At WWDC 2012, Apple’s first priority – asides from its usual spot of boasting – was to reveal upgrades to its MacBook lineup of notebook computers.
MacBook Air 2012
First up was the MacBook Air, which will be improved with a number of specification bumps. For starters, the processors will be the latest Intel Ivy Bridge chips, which are much faster and capable when it comes to demanding media applications.
The new MacBook Air range will feature USB 3.0 connectivity for speedy file transfers to external devices, along with up to 8GB of RAM and SSD hard drives of up to 512GB. The FaceTime video camera has also been updated – it now shoots in 720p HD quality. Both 11 and 13-inch versions will be available as before, but the prices will actually drop. The 11-inch version starts at £849 and the 13-inch starts at £999.
MacBook Pro 2012
As we’ve heard plenty about, Apple also announced a brand new MacBook Pro range. As with the Air, the processor has been updated to Intel’s Ivy Bridge range, with the top model clocked at 2.7GHz and Turbo Boost-able to 3.7GHz. For the first time Apple has really upgraded the graphics, opting for Nvidia’s latest Kepler architecture with GeForce GT 650M graphics, with certain models featuring 1GB of dedicated video memory.
USB has also been updated to 3.0, but that’s about all. No Retina Display, or was there?
‘Next Generation MacBook Pro’
After teasing us with some seemingly similar MacBook Pro models, Apple proudly revealed something they were calling the ‘next generation MacBook Pro’.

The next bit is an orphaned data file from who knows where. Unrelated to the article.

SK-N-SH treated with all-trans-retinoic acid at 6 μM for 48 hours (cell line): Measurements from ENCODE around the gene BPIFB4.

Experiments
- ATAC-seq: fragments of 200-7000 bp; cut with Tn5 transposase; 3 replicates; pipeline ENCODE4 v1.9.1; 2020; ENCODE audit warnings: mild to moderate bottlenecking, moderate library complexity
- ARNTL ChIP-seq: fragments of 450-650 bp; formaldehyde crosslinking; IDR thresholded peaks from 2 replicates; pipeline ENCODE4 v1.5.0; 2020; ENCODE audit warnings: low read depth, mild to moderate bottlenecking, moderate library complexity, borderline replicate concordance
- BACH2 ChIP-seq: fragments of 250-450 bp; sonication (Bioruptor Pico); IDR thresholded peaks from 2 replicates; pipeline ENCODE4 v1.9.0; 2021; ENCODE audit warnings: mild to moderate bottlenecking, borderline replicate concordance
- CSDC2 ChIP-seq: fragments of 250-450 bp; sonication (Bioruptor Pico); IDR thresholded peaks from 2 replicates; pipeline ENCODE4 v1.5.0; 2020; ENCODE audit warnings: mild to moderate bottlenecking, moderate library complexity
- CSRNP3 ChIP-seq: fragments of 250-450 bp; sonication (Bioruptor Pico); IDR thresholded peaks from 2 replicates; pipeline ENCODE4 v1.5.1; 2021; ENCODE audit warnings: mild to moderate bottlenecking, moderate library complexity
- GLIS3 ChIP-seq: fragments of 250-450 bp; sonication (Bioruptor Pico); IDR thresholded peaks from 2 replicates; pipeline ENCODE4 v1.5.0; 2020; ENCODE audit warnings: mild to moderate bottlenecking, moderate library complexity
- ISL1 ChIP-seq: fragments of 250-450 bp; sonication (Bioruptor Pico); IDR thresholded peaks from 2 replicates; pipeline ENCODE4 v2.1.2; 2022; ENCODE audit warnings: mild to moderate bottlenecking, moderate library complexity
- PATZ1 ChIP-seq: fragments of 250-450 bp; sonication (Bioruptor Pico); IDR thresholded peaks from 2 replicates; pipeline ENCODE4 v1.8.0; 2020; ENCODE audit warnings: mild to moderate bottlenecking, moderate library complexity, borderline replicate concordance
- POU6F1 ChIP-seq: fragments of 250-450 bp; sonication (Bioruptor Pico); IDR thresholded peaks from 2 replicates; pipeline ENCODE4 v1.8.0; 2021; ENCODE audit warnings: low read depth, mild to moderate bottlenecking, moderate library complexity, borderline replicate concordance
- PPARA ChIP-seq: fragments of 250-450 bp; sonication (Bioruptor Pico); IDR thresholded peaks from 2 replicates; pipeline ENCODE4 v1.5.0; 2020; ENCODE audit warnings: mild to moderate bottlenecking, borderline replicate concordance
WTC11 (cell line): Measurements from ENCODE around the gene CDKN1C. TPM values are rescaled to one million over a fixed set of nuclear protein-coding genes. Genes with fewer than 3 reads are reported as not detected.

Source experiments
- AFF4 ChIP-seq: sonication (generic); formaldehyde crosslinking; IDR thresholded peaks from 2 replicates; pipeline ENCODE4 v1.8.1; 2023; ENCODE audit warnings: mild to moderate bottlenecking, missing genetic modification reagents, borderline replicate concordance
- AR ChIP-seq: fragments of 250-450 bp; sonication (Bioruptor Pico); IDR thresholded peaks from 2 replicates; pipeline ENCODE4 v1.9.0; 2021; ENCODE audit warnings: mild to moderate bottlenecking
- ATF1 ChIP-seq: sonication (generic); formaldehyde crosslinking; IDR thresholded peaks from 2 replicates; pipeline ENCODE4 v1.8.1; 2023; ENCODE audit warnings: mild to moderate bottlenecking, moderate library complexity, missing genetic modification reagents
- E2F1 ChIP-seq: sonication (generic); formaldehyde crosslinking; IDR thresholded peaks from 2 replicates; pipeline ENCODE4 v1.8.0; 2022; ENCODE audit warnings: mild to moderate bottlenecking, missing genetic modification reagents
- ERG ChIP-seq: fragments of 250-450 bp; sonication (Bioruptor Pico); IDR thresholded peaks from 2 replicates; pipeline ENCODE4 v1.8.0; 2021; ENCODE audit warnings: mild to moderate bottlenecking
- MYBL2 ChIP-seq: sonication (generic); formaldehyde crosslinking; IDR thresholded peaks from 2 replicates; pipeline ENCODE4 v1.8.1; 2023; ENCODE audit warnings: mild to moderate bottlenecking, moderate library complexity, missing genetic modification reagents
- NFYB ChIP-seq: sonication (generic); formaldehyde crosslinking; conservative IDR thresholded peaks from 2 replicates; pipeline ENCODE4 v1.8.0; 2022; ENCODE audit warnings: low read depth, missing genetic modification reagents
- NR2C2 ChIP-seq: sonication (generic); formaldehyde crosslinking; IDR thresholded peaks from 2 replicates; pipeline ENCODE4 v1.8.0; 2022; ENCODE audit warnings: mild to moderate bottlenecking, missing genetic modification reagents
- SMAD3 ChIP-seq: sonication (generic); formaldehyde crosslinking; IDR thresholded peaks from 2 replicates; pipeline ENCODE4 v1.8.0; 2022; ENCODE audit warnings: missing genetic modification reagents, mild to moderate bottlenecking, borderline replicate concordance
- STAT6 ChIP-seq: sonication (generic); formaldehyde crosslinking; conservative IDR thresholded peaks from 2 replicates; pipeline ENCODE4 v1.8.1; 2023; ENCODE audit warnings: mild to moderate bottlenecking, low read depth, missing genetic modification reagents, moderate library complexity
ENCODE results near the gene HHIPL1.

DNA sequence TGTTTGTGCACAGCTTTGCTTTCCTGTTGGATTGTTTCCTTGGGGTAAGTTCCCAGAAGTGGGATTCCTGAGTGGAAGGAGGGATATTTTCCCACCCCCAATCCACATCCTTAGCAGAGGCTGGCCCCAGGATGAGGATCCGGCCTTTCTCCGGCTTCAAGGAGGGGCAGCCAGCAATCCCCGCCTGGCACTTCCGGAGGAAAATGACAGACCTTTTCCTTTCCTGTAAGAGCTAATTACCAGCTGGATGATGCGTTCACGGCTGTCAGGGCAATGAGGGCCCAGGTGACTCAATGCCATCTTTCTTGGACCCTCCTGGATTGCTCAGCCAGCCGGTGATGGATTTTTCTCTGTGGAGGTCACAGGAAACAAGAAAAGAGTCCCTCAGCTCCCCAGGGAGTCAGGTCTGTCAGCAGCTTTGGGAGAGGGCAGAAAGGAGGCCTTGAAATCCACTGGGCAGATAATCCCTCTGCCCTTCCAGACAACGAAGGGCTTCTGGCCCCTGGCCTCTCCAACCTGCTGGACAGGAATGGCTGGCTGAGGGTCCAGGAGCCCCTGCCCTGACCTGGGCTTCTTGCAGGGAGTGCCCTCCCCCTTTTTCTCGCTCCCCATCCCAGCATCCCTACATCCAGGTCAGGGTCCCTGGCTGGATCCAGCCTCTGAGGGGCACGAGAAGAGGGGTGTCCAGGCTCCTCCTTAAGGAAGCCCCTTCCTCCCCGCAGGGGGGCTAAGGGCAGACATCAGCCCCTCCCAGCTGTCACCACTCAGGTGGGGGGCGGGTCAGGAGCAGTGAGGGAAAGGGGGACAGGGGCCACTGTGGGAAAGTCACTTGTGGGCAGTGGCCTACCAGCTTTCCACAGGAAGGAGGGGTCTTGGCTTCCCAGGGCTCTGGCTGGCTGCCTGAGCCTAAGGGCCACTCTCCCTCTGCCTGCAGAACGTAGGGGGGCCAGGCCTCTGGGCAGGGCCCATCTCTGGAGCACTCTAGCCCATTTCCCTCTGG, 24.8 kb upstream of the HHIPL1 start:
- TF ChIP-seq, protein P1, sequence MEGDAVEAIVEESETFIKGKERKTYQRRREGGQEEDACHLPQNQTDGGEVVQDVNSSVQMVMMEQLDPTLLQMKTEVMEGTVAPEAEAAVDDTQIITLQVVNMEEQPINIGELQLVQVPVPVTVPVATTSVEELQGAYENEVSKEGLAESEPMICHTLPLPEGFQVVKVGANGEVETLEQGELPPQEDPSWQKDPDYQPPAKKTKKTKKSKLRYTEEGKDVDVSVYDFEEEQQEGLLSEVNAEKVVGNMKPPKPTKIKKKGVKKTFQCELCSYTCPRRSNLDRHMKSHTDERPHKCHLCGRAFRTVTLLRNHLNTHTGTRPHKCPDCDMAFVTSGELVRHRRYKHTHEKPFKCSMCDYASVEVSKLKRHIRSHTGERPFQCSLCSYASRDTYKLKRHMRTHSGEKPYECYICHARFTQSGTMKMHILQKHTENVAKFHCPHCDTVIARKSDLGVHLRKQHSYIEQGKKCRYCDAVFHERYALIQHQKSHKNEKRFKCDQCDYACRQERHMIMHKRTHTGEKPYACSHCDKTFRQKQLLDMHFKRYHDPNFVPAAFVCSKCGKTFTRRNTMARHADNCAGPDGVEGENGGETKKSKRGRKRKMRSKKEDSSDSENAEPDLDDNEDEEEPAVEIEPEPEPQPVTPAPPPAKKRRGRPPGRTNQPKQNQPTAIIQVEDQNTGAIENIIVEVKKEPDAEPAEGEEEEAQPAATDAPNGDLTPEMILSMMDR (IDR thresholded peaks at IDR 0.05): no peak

This laptop is basically as thin as the MacBook Air at 0.71-inches thick, and weighs under 4.5lbs. It’s also got that killer feature that’s been rumoured to death – the Retina Display. The screen size is 15.4-inches and the resolution is an eye-popping 2880 x 1800, with a pixels per inch ratio of 220ppi. As Apple proudly pointed out, this is the world’s highest-resolution notebook display. Blacker blacks are also touted, and the glare aspect has been reduced by 75%.
A laptop with a screen of this quality would be nothing with lower resolution software and imagery, so Apple has updated most of the native applications such as Mail and Safari, and also professional apps such as Aperture and Final Cut Pro.
Processing power comes from Intel Ivy Bridge chips – either the i5 or i7 versions, RAM can go up to 16GB and the hard drives are flash-based, going up to 768GB. The same Nvidia Kepler graphics are used with the GeForce GT 650M chip, and despite this power Apple says 7 hours of battery life can be achieved.
Connectivity comes in the form of two Thunderbolt ports, an SD card slot, a MagSafe 2 adaptor for power, HDMI out, a headphone jack and two USB 3.0 ports – one on each side. There’s no FireWire 800 or Ethernet ports, but Apple will offer adaptors for both that slot into the dual Thunderbolt ports.
Polishing off an impressive spec sheet are Wi-Fi 802.11 n, Bluetooth 4.0, dual microphones, a HD FaceTime camera and ‘the best stereo speakers Apple has ever put into a notebook’.
Apple has priced this beauty from $2199 – a fair amount more than the standard 15-inch MacBook Pro. This model includes 8GB of RAM, the 2.3GHz quad-core i7 processor and 256GB of flash storage. The 13-inch model will cost £999, the 15-inch is £1549 and the 17-inch is £2099, and they’ll be available today.
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